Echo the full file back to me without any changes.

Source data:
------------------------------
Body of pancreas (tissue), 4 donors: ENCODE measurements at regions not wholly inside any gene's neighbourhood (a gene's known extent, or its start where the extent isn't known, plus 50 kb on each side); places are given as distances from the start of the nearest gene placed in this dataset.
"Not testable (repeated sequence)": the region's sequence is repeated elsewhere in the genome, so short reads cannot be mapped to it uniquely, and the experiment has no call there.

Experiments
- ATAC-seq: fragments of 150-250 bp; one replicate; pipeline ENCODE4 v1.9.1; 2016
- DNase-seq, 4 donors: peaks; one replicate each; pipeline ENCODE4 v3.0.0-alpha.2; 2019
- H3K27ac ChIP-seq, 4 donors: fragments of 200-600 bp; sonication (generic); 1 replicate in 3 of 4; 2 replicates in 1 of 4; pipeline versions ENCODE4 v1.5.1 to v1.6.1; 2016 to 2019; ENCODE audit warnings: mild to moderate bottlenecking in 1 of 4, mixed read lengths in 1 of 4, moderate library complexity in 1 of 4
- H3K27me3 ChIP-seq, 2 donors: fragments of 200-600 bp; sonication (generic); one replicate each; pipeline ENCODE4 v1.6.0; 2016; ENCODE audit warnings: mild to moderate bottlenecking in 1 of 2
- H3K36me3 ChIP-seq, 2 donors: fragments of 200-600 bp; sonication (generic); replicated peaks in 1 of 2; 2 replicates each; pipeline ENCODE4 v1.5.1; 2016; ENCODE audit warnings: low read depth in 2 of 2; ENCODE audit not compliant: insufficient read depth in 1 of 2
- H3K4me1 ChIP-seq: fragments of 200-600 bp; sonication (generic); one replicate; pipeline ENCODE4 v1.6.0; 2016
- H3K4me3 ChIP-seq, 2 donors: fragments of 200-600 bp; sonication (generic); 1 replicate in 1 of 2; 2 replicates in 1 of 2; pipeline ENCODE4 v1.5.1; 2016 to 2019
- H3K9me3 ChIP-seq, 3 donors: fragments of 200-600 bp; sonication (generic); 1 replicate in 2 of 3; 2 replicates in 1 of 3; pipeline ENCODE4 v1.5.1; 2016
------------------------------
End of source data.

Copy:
Body of pancreas (tissue), 4 donors: ENCODE measurements at regions not wholly inside any gene's neighbourhood (a gene's known extent, or its start where the extent isn't known, plus 50 kb on each side); places are given as distances from the start of the nearest gene placed in this dataset.
"Not testable (repeated sequence)": the region's sequence is repeated elsewhere in the genome, so short reads cannot be mapped to it uniquely, and the experiment has no call there.

Experiments
- ATAC-seq: fragments of 150-250 bp; one replicate; pipeline ENCODE4 v1.9.1; 2016
- DNase-seq, 4 donors: peaks; one replicate each; pipeline ENCODE4 v3.0.0-alpha.2; 2019
- H3K27ac ChIP-seq, 4 donors: fragments of 200-600 bp; sonication (generic); 1 replicate in 3 of 4; 2 replicates in 1 of 4; pipeline versions ENCODE4 v1.5.1 to v1.6.1; 2016 to 2019; ENCODE audit warnings: mild to moderate bottlenecking in 1 of 4, mixed read lengths in 1 of 4, moderate library complexity in 1 of 4
- H3K27me3 ChIP-seq, 2 donors: fragments of 200-600 bp; sonication (generic); one replicate each; pipeline ENCODE4 v1.6.0; 2016; ENCODE audit warnings: mild to moderate bottlenecking in 1 of 2
- H3K36me3 ChIP-seq, 2 donors: fragments of 200-600 bp; sonication (generic); replicated peaks in 1 of 2; 2 replicates each; pipeline ENCODE4 v1.5.1; 2016; ENCODE audit warnings: low read depth in 2 of 2; ENCODE audit not compliant: insufficient read depth in 1 of 2
- H3K4me1 ChIP-seq: fragments of 200-600 bp; sonication (generic); one replicate; pipeline ENCODE4 v1.6.0; 2016
- H3K4me3 ChIP-seq, 2 donors: fragments of 200-600 bp; sonication (generic); 1 replicate in 1 of 2; 2 replicates in 1 of 2; pipeline ENCODE4 v1.5.1; 2016 to 2019
- H3K9me3 ChIP-seq, 3 donors: fragments of 200-600 bp; sonication (generic); 1 replicate in 2 of 3; 2 replicates in 1 of 3; pipeline ENCODE4 v1.5.1; 2016